Database paper background: Data citation and the problem with the H-index

The new paper covers many different topics about data publishing. One point of this is how to cite data properly. A last post has shown that there are some points, which are special for data publishing. How databases can be cited is still a problem and I try in this post to highlight them.

Citing data was developed in the past years on the basis of the unique identifier DOI. It allows to reach a dataset in a fixed form, which is identical to the one, which was published by the data authors. It is more or less guaranteed that metadata is available and so that it can be used for example in journal papers to directly cite the dataset instead of a journal paper which has used it. So far the developments are quite positive and it seems to be possible that one day data publications reaches the same acceptance as journal papers.

Basis of this is the creation of credit for the original data authors. They invest more time in the metadata and the documentation of the dataset and for this they get something measurable, which helps them to reach acceptance in the scientific community. Basically, this it how it works with journal articles and their citation and this how ideally it might work for datasets. I have shown in the past that there are ways to make this happen, by including peer review into the data publication process. Nevertheless, databases pose completely different problems and are so risking this framework to work properly.

To understand that I have to explain the most common used metric for citations, and with this the basis for giving credit to another scientist. The currency in science are citations of others researchers research output. To make the quality of one researcher measurable with just one number, many different approaches have been introduced, but the most common one is the H-index. It basically works like this: The number represents the number of articles, which have the number of citations equal to that number. So when you have five articles, which have at least five citations, but not six articles with at least six citations, you got an H-Index of five. The aim is to bring researchers to a point where they produce not just a few articles with high recognition, but many articles with at least some recognition.

So it is really about getting as many citations for as many different research outputs as possible. The criticism on this goes often in the way that it does not account which place you have in the author list or that it is unfairly biased towards a large width of at least acceptable articles instead of few exceptional ones. So it is a lot about its interpretation.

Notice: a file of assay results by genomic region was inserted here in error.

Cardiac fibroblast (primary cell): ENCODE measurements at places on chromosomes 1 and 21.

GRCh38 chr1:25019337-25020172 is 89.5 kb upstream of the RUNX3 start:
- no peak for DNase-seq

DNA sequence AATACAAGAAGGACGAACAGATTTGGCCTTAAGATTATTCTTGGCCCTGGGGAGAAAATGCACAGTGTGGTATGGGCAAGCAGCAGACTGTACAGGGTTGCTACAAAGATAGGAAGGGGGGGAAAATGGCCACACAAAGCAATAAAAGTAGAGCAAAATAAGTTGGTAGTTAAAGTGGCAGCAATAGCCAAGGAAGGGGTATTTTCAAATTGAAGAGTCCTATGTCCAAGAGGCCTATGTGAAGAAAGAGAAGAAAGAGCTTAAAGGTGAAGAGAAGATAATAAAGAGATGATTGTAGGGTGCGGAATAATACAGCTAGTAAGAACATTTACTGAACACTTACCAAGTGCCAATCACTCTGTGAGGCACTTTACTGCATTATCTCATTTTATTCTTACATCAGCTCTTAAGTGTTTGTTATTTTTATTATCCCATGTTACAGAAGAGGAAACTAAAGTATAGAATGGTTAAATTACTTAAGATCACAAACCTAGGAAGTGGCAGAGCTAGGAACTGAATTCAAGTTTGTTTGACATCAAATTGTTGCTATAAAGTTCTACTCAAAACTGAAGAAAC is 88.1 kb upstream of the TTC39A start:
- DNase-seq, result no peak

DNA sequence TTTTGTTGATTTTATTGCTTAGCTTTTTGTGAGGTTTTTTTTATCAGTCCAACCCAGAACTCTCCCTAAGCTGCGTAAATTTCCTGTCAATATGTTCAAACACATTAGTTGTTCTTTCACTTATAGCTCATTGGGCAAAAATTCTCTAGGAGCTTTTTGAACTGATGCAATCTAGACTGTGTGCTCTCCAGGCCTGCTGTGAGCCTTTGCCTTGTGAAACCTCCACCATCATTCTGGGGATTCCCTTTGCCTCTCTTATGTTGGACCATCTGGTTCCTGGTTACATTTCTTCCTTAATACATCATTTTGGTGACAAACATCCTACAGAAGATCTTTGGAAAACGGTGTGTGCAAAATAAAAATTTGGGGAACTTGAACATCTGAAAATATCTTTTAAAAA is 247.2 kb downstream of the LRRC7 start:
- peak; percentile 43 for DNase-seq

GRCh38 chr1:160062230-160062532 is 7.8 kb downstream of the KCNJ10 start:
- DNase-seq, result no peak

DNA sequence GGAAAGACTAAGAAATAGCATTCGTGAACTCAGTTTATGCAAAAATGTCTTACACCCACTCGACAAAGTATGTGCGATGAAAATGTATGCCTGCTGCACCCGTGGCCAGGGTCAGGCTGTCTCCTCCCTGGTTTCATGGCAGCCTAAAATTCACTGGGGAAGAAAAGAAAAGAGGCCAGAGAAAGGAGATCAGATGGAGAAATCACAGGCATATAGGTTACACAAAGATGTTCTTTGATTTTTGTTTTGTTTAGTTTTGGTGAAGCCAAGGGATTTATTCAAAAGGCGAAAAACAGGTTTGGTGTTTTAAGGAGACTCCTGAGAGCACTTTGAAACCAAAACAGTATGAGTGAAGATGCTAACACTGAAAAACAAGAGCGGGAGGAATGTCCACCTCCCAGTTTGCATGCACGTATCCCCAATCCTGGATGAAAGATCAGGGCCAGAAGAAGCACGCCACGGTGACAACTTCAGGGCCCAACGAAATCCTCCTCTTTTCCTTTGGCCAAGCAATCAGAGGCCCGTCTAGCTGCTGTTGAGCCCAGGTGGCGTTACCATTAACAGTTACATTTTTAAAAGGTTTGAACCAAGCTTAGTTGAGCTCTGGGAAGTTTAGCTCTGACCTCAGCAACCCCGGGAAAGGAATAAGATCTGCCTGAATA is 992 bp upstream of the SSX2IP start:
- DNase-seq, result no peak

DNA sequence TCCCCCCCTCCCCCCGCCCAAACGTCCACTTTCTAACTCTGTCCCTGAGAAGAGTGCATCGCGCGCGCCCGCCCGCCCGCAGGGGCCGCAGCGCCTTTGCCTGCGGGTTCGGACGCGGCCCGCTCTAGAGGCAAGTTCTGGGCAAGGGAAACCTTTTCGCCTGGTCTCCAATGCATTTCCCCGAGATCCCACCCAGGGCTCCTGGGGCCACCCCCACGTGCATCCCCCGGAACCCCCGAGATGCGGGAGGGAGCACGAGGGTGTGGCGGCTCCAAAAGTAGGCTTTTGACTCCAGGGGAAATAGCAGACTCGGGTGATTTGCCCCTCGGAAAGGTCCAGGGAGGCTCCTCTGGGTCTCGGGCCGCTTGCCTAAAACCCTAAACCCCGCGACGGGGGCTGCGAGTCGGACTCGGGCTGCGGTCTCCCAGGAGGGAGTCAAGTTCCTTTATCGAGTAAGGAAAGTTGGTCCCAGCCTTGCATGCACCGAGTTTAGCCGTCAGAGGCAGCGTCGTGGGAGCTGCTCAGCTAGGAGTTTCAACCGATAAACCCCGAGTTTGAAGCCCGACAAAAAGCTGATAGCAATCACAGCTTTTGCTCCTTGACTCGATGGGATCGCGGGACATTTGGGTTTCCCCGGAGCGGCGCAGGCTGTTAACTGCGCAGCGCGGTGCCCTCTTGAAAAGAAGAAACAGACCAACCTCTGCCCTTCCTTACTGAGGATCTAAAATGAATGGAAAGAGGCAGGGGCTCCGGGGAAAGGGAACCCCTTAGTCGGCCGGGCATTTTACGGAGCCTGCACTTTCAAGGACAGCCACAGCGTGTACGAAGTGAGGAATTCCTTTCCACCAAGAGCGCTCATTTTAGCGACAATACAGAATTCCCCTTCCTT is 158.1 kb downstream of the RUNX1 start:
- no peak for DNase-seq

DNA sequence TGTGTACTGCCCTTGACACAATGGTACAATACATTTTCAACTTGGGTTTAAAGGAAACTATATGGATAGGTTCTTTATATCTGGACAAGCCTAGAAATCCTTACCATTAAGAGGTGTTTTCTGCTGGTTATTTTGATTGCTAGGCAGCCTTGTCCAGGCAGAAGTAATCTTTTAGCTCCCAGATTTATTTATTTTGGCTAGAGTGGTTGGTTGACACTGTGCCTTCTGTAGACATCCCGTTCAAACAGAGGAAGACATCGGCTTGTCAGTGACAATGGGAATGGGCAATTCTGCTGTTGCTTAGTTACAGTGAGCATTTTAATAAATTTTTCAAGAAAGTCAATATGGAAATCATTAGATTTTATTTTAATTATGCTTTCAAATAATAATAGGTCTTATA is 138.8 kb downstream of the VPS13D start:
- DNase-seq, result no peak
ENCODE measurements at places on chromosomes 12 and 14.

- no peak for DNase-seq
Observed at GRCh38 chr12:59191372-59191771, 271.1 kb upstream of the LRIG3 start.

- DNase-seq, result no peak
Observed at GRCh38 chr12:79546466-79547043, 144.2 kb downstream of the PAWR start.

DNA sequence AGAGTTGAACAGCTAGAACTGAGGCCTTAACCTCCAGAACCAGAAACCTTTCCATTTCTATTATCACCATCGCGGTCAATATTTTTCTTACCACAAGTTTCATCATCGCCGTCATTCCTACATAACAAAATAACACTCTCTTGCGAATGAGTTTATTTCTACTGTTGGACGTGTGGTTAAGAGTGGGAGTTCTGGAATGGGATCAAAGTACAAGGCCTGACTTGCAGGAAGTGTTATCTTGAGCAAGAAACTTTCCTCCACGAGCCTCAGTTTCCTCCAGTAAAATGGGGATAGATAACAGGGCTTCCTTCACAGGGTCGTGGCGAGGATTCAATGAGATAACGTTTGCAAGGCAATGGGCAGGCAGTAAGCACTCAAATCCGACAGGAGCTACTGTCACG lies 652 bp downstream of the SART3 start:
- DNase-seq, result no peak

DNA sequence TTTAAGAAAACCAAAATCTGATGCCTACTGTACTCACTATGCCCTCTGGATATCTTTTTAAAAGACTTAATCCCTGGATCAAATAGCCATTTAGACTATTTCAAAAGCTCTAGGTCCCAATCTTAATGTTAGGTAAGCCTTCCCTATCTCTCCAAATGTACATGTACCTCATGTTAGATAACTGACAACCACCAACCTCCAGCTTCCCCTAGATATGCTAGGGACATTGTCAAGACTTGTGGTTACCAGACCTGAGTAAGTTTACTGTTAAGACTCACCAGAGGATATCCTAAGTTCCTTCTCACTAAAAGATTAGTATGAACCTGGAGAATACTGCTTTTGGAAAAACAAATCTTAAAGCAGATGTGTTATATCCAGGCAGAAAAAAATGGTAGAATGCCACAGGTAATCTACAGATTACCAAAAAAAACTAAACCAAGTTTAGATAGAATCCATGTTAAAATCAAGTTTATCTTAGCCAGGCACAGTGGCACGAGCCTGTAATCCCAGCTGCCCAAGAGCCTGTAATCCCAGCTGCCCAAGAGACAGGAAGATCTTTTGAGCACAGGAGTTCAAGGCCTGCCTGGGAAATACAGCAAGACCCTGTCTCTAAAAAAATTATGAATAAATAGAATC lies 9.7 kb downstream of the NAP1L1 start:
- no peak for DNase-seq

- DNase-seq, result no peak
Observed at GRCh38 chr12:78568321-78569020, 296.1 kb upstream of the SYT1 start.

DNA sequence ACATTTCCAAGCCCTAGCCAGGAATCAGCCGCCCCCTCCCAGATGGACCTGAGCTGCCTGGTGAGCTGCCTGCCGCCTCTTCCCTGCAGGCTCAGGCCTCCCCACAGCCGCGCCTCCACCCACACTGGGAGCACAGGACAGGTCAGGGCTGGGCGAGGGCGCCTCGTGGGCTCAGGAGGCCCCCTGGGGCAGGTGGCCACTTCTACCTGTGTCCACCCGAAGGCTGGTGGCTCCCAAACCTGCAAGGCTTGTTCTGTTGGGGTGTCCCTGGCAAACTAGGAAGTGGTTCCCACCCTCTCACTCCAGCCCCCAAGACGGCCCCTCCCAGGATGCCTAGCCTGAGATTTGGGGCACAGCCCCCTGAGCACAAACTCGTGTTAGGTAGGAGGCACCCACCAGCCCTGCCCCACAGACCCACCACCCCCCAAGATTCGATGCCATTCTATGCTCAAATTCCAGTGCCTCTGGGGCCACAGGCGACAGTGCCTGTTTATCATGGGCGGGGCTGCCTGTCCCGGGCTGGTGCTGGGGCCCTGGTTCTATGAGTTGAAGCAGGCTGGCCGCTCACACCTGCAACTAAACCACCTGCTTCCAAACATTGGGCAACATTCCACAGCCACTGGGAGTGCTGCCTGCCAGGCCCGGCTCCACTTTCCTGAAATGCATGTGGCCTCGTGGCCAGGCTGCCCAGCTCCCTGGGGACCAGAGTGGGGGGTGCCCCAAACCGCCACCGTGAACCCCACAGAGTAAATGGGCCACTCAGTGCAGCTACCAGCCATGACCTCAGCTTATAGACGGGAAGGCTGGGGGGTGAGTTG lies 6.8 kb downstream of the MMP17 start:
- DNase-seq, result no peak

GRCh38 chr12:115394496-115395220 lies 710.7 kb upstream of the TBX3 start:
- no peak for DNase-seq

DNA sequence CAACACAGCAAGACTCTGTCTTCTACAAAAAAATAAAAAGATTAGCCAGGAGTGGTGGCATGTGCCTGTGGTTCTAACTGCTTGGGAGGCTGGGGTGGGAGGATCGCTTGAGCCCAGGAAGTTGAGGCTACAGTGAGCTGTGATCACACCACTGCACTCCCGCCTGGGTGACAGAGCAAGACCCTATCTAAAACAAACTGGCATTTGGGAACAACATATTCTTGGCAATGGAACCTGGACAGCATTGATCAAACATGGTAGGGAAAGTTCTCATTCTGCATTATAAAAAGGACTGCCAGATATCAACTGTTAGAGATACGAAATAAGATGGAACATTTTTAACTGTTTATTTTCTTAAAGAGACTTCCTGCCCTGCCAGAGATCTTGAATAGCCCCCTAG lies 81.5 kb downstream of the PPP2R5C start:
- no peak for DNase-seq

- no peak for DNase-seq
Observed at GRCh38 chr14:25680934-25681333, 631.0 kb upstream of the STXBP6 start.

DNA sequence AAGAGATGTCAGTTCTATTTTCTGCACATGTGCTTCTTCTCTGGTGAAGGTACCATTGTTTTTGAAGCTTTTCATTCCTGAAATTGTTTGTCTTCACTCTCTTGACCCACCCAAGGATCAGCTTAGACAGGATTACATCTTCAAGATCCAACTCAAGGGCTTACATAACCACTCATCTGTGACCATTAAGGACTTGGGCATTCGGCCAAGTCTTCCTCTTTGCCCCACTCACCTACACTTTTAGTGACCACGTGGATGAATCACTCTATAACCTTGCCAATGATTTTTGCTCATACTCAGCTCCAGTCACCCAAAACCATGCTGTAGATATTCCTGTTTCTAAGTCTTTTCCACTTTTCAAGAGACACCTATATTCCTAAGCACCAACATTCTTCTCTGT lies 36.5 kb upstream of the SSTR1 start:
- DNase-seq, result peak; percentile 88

Now we come to databases, which ideally collect data from many different data publications. Of course, we assume that the database would cite these original publications and so fulfils best practice. So each of the originals might get one citation and that is fine. The problem comes now into the play when new publications come out basing on the data from the database. It would probably then cite the database as its source and so the authors of it gets the credit they deserve. Unfortunately, the original data publications do not get cited in this case, because they are not the direct source anymore. So anyone who did the work in the field, they have to fear that with the introduction of a database covering their work, they lose all the future deserved credit for their work.

How can we assume that under this condition scientist will be happy to provide data, when they do not get anything anymore for it afterwards? This system would be unfair and it basically comes down to the flaws in the H-Index. When it would not just count the direct citations, but also indirect “second level” citations, it would be hand-able. I have certainly ideas how to calculate better indices, unfortunately I do not have the data for a case study. But unless we do not overcome this issue, database creation poses a risk to the currently established ways to pay its scientists with the recognised credit for their good work.  I am certainly not the first one who raises this issue, but I have to re-stress it again and again: As such, the H-index is not an appropriate measure to apply to research datasets.


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